An African-American salesman in Pennsylvania was repeatedly criticized by his managers as managing his sales territory poorly and lacking crucial sales skills. Two years into his employment, he was put on a 90-day performance improvement plan but fired after 73 days. He sued for race discrimination.
What happened. "McDonald" joined Teva Specialty Pharmaceuticals in 2006 with 6 prior years’ sales experience in the industry. He was assigned to market asthma inhalers and an asthma medication to physicians. Teva’s salespeople were periodically monitored by managers who would accompany them on their sales calls. Almost from the beginning, his managers found his sales skills lacking.
He reported for the first 18 months of his tenure to an African-American man and later to a white woman. Both had similar criticisms of him, especially that he talked too much and failed to ask probing questions that would indicate doctors’ individual needs. They termed his a "one-sided sales style." And, McDonald’s sales totals were below the regional, area, and national averages. Far from improving, his ratings were even lower in 2008 than in the previous 2 years.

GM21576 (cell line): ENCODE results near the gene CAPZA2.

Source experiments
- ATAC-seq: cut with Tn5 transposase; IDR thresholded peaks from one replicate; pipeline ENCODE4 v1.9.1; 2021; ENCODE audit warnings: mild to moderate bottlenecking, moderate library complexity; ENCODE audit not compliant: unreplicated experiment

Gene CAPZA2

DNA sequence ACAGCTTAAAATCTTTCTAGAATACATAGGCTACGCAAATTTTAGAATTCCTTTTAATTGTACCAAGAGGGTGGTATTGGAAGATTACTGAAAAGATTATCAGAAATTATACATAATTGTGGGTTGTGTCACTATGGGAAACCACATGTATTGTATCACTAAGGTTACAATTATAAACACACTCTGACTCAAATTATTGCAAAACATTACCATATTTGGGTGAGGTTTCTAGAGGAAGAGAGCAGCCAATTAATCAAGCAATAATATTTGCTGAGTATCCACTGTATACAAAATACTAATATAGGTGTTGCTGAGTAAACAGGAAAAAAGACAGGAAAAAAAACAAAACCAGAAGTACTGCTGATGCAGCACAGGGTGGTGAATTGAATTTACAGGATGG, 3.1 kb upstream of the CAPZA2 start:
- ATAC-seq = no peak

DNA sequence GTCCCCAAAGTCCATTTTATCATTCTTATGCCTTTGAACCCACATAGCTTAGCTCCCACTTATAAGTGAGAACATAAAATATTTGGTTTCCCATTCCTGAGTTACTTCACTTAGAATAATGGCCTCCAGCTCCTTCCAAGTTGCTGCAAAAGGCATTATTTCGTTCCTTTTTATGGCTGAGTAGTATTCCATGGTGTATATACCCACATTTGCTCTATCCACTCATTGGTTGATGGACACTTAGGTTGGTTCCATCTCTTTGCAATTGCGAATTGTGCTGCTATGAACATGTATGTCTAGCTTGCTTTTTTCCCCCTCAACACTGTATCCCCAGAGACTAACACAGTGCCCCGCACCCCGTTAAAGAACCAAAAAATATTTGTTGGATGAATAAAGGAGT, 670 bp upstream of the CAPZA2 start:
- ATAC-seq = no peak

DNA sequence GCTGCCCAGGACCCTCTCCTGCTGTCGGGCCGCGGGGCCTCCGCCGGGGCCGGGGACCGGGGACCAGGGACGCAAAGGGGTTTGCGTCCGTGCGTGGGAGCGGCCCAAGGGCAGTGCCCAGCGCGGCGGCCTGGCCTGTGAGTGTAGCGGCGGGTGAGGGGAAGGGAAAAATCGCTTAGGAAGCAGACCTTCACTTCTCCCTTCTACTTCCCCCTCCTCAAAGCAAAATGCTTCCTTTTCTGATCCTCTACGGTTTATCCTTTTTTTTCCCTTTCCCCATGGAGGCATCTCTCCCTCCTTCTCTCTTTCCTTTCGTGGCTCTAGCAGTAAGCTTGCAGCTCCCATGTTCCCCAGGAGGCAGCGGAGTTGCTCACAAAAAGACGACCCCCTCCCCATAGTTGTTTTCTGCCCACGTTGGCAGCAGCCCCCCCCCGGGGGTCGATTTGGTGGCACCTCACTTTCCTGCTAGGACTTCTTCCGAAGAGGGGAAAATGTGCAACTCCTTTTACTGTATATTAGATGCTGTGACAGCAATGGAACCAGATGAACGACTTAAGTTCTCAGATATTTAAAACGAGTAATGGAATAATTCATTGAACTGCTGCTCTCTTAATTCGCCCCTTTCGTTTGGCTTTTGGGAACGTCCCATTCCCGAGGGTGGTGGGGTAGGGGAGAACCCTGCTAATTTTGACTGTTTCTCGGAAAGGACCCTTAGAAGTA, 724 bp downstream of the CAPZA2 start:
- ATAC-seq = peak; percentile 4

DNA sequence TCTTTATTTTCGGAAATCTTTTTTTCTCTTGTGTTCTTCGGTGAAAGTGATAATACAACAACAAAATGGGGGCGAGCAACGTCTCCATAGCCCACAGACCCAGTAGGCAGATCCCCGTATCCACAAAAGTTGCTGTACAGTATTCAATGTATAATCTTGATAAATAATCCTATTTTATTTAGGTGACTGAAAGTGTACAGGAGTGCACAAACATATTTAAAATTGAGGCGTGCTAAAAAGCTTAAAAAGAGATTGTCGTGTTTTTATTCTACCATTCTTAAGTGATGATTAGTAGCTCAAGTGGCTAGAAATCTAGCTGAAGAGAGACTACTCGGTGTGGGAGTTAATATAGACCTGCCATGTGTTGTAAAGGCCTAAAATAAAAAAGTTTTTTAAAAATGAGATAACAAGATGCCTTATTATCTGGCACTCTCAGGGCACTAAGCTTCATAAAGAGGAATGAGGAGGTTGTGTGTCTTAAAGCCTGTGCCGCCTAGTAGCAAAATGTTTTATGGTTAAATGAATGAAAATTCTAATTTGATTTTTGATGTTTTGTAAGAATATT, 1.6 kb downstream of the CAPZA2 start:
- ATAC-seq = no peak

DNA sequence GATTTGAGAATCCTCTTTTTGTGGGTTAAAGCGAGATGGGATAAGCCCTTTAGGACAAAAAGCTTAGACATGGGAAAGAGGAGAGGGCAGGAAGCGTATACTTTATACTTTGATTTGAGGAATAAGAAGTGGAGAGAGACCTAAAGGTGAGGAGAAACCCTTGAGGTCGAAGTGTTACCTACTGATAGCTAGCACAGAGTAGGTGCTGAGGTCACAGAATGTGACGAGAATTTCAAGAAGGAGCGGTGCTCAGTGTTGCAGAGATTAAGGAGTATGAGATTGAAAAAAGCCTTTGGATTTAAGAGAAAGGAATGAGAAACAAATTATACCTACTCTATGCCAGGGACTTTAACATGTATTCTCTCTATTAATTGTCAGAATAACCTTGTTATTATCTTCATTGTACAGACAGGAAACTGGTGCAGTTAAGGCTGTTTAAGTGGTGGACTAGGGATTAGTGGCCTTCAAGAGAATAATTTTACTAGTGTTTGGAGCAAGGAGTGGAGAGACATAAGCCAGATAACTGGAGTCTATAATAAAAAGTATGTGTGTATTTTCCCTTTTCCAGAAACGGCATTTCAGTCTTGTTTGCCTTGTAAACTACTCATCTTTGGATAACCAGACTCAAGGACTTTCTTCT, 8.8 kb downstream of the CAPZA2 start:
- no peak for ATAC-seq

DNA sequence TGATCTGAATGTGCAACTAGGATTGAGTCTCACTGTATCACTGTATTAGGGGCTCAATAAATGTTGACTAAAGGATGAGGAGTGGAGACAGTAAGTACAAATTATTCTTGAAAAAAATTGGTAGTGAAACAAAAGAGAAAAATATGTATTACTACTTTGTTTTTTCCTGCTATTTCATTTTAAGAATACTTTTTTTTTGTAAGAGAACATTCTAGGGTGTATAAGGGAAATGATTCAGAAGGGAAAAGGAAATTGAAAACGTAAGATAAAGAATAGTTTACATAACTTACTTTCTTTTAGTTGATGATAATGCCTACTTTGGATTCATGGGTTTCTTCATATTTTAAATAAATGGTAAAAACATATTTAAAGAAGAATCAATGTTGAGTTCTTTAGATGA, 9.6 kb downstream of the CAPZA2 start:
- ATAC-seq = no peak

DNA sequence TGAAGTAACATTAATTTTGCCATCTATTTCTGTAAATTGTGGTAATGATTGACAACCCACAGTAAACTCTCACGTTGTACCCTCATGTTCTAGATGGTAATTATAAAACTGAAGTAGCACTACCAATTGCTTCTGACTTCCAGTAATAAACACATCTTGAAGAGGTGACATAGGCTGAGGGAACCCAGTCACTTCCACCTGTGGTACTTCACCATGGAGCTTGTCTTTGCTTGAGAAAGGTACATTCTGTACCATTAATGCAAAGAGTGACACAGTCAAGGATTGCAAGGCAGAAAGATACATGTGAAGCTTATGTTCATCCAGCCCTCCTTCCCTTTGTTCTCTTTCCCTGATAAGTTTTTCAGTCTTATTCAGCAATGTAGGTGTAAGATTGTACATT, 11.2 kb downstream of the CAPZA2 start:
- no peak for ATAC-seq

Perhaps because McDonald complained about her approach to him, his manager arranged for her boss and another sales manager to accompany McDonald on some of his sales calls. Their criticisms were similar to her own. The performance improvement plan was imposed in November 2008. But in January 2009, his boss went with him on a series of unsuccessful calls, for which he had failed to make appointments and to note that a doctor he’d arranged to see was no longer in the practice. So on January 23, Teva fired him.
When a federal district judge heard his charges of racial bias, he ruled entirely for Teva, finding no evidence that the company’s reasons were a pretext for discrimination. McDonald appealed to the 3rd Circuit, which covers Delaware, New Jersey, and Pennsylvania.
What the court said. Appellate judges disagreed with the district judge that McDonald did have at least the beginning of a case: He showed that he’d been replaced by a white salesperson. But they, too, were unable to find evidence that Teva’s stated reasons for firing him were not the real ones.
They wrote that where "an employee consistently underperforms in a skill-set fairly designated as critical to his job," he will find it hard to show discrimination in the employer’s motives. McDonnaugh v. Teva Pharmaceuticals, U.S. Court of Appeals for the 3rd Circuit, No. 11-3462 (2012).
Point to remember: Teva had thoroughly documented all of McDonald’s reviews and ratings, which helped the employer in court.